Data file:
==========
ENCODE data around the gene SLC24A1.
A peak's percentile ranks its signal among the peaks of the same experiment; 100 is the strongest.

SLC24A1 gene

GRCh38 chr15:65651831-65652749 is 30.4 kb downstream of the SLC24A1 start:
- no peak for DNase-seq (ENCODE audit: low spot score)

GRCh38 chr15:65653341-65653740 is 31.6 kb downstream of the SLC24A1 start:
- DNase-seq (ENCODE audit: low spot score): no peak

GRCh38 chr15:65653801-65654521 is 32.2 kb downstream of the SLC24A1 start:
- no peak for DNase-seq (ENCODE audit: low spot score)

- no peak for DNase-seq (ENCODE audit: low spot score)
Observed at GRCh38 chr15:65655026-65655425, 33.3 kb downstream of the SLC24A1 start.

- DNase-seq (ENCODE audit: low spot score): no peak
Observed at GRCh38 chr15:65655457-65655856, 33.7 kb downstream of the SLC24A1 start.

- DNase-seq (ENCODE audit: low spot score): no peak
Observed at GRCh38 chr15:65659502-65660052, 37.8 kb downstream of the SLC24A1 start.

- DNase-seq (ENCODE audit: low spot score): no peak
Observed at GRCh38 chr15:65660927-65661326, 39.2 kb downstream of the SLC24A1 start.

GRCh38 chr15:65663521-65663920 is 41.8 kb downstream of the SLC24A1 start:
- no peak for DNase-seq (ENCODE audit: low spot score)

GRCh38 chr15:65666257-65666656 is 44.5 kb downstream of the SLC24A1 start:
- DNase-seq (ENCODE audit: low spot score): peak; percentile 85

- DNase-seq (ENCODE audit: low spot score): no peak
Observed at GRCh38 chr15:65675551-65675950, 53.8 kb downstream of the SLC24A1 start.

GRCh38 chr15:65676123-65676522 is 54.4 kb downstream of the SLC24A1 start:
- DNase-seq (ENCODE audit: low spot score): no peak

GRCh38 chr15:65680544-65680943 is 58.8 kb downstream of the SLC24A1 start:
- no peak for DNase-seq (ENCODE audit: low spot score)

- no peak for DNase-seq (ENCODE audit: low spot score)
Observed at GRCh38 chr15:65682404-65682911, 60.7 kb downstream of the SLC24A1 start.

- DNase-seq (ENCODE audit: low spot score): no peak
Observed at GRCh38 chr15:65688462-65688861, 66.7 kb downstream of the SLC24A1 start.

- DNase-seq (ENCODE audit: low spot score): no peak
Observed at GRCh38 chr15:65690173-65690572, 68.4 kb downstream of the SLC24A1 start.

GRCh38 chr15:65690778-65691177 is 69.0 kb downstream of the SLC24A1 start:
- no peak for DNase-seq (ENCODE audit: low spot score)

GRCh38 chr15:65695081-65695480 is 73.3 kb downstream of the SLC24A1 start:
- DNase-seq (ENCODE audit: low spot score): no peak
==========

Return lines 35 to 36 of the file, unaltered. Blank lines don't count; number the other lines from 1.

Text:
- no peak for DNase-seq (ENCODE audit: low spot score)

GRCh38 chr15:65695081-65695480 is 73.3 kb downstream of the SLC24A1 start: